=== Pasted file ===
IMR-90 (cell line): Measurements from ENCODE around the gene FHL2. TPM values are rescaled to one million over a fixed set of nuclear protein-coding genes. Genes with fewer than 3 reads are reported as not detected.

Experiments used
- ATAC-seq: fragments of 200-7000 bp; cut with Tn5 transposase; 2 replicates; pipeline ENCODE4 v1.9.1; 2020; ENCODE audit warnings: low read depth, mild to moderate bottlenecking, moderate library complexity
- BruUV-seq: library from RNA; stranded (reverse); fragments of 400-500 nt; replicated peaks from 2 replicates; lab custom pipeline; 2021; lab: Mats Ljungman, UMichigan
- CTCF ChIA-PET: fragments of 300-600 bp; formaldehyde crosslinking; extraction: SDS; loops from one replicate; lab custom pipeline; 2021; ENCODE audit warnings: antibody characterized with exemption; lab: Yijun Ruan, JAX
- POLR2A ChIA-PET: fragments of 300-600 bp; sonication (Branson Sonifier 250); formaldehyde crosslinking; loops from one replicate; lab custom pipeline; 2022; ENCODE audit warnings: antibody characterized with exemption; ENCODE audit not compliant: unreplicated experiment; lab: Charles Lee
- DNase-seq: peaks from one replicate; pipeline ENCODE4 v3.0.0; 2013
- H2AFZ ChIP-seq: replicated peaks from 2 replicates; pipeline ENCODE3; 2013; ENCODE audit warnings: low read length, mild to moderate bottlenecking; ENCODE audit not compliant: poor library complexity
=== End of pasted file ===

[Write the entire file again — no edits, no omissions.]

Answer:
IMR-90 (cell line): Measurements from ENCODE around the gene FHL2. TPM values are rescaled to one million over a fixed set of nuclear protein-coding genes. Genes with fewer than 3 reads are reported as not detected.

Experiments used
- ATAC-seq: fragments of 200-7000 bp; cut with Tn5 transposase; 2 replicates; pipeline ENCODE4 v1.9.1; 2020; ENCODE audit warnings: low read depth, mild to moderate bottlenecking, moderate library complexity
- BruUV-seq: library from RNA; stranded (reverse); fragments of 400-500 nt; replicated peaks from 2 replicates; lab custom pipeline; 2021; lab: Mats Ljungman, UMichigan
- CTCF ChIA-PET: fragments of 300-600 bp; formaldehyde crosslinking; extraction: SDS; loops from one replicate; lab custom pipeline; 2021; ENCODE audit warnings: antibody characterized with exemption; lab: Yijun Ruan, JAX
- POLR2A ChIA-PET: fragments of 300-600 bp; sonication (Branson Sonifier 250); formaldehyde crosslinking; loops from one replicate; lab custom pipeline; 2022; ENCODE audit warnings: antibody characterized with exemption; ENCODE audit not compliant: unreplicated experiment; lab: Charles Lee
- DNase-seq: peaks from one replicate; pipeline ENCODE4 v3.0.0; 2013
- H2AFZ ChIP-seq: replicated peaks from 2 replicates; pipeline ENCODE3; 2013; ENCODE audit warnings: low read length, mild to moderate bottlenecking; ENCODE audit not compliant: poor library complexity